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Am J Prev Med. 2015 Aug;49(2):161-71. doi: 10.1016/j.amepre.2015.02.018. Epub 2015 May 8.

Looking Beyond Income and Education: Socioeconomic Status Gradients Among Future High-Cost Users of Health Care.

Author information

  • 1Public Health Ontario.
  • 2Public Health Ontario; Institute for Clinical Evaluative Sciences; Dalla Lana School of Public Health. Electronic address:
  • 3Institute for Clinical Evaluative Sciences.
  • 4Healthy Debate; St Michael's Hospital.
  • 5St Michael's Hospital; Centre for Research on Inner City Health.
  • 6Public Health Ontario; Dalla Lana School of Public Health.
  • 7Public Health Ontario; Institute for Clinical Evaluative Sciences; Dalla Lana School of Public Health; Institute of Health Management Policy and Evaluation, University of Toronto.
  • 8Institute for Clinical Evaluative Sciences; Institute of Health Management Policy and Evaluation, University of Toronto; Toronto Rehabilitation Institute, Toronto, Ontario, Canada.



Healthcare spending occurs disproportionately among a very small portion of the population. Research on these high-cost users (HCUs) of health care has been overwhelmingly cross-sectional in nature and limited to the few sociodemographic and clinical characteristics available in health administrative databases. This study is the first to bridge this knowledge gap by applying a population health lens to HCUs. We investigate associations between a broad range of SES characteristics and future HCUs.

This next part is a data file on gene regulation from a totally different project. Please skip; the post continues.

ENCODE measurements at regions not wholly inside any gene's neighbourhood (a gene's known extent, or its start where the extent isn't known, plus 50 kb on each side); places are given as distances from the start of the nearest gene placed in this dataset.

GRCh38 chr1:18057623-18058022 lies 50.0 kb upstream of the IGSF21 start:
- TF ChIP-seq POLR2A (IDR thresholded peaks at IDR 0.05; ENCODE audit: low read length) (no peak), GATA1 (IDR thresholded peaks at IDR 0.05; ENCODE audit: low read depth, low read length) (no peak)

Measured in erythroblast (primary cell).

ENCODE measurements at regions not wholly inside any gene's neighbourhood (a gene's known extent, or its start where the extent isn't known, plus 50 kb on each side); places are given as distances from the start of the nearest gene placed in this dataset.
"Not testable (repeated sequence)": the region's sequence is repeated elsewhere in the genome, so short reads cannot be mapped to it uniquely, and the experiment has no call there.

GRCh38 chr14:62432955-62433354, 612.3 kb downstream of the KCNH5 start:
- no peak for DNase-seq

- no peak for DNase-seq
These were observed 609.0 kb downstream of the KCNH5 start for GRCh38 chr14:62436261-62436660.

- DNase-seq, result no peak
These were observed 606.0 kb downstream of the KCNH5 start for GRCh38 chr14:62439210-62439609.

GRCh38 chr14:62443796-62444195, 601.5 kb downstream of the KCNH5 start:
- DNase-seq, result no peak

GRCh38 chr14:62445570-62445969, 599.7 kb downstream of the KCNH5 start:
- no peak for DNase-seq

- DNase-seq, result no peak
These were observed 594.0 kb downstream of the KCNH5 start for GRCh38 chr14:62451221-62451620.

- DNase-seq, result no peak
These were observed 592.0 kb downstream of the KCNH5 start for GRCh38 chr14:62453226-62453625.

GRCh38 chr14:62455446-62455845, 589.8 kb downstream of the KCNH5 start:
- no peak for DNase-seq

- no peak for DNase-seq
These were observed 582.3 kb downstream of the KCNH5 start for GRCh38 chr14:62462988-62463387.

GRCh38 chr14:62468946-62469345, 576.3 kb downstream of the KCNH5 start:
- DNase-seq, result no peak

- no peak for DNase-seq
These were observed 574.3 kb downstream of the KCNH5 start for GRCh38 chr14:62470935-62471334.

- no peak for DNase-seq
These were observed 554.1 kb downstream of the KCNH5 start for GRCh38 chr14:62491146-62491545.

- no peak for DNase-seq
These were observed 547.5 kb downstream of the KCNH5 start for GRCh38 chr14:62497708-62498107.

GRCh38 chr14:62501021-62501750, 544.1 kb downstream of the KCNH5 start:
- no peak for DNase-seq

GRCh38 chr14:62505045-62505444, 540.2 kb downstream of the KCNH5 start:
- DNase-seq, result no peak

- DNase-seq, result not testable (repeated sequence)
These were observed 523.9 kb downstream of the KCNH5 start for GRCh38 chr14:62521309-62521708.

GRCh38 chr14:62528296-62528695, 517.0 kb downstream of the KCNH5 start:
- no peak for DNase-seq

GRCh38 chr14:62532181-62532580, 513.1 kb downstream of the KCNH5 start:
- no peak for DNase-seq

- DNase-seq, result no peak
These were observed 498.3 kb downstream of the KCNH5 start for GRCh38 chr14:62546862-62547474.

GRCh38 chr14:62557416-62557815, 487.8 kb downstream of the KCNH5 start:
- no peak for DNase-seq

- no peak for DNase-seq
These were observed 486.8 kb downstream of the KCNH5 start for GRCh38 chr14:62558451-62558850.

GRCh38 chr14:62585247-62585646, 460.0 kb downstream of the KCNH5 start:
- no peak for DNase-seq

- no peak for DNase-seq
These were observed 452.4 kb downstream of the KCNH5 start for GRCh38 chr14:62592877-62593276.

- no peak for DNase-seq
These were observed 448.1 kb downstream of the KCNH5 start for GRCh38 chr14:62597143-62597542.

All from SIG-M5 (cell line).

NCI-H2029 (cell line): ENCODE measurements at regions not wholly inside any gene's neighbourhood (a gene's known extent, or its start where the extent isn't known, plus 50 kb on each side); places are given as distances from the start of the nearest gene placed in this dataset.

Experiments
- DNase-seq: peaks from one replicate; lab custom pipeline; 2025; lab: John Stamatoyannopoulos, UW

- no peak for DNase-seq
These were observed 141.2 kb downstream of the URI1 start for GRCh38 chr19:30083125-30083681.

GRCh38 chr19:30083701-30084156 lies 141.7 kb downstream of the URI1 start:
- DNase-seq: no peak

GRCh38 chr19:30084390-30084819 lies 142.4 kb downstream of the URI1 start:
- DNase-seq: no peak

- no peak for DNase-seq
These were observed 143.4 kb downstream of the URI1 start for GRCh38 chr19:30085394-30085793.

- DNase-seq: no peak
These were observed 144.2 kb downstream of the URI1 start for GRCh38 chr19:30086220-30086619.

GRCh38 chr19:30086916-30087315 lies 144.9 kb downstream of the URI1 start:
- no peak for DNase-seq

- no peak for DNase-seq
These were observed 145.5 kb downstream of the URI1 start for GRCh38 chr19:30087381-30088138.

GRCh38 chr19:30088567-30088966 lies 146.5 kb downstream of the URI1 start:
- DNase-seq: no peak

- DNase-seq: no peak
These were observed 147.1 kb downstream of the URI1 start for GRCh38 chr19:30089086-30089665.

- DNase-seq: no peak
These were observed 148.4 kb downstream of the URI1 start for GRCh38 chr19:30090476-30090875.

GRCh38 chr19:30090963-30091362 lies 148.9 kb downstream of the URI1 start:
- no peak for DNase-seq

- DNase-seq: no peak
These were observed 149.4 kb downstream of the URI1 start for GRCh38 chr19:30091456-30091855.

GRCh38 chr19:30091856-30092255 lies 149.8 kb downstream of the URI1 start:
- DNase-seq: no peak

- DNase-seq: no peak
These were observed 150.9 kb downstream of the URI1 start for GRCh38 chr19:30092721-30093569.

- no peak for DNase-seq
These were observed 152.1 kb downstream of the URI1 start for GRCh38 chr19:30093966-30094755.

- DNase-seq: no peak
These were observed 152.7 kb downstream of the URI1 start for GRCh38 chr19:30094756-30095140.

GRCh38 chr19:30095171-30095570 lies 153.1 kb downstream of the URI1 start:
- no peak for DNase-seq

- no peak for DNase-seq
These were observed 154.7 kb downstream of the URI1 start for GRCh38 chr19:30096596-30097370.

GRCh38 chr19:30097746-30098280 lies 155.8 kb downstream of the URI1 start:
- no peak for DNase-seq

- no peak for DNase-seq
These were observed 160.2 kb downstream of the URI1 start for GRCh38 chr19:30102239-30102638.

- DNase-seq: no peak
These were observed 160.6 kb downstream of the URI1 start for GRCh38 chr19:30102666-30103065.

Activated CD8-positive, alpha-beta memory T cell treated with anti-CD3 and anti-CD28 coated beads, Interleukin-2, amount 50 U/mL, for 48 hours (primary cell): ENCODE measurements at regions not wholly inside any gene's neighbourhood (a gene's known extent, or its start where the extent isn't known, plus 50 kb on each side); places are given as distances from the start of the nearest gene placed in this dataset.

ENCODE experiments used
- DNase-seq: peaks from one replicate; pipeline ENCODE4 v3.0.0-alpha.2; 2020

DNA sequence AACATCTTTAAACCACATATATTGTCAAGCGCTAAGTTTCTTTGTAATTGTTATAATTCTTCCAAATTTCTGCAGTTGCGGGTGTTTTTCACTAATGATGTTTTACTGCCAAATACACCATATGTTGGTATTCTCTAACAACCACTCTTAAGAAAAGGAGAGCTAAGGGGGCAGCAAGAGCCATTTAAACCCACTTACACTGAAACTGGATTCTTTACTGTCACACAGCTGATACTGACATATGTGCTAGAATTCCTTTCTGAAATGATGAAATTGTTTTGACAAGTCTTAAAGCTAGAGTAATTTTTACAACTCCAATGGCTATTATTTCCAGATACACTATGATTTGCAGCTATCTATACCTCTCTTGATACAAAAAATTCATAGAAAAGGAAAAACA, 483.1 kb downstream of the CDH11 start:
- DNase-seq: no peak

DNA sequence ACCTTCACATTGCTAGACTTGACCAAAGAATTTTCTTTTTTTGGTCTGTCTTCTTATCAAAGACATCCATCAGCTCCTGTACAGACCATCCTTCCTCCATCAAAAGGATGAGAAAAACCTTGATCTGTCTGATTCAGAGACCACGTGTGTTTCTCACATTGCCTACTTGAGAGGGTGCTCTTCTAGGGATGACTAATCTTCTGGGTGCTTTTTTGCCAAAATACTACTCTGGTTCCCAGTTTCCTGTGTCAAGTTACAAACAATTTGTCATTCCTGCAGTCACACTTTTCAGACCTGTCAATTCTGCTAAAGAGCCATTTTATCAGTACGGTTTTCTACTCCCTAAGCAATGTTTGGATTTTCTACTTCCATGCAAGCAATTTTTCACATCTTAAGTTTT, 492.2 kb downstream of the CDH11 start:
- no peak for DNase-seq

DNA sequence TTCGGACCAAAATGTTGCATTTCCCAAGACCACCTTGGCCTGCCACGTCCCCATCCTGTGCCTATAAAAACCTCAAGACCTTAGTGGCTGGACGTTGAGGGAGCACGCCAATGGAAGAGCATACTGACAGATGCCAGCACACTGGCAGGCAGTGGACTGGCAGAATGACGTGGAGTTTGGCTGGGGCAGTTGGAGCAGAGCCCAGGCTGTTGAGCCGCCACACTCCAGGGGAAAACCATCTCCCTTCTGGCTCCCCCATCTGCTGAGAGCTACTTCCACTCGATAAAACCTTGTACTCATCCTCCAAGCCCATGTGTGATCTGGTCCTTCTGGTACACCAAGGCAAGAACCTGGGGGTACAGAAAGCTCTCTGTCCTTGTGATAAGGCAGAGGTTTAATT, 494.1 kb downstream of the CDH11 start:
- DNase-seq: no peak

A cohort of adults from two cycles of large, nationally representative health surveys conducted in 2003 and 2005 was linked to population-based health administrative databases from a universal healthcare plan for Ontario, Canada. Comprehensive person-centered estimates of annual healthcare spending were calculated for the subsequent 5 years following interview. Baseline HCUs (top 5%) were excluded and healthcare spending for non-HCUs was analyzed. Adjusted for predisposition and need factors, the odds of future HCU status (over 5 years) were estimated according to various individual, household, and neighborhood SES factors. Analyses were conducted in 2014.


Low income (personal and household); less than post-secondary education; and living in high-dependency neighborhoods greatly increased the odds of future HCUs. After adjustment, future HCU status was most strongly associated with food insecurity, personal income, and non-homeownership. Living in highly deprived or low ethnic concentration neighborhoods also increased the odds of becoming an HCU.


Findings suggest that addressing social determinants of health, such as food and housing security, may be important components of interventions aiming to improve health outcomes and reduce costs.

Copyright © 2015 American Journal of Preventive Medicine. Published by Elsevier Inc. All rights reserved.

[PubMed - indexed for MEDLINE]
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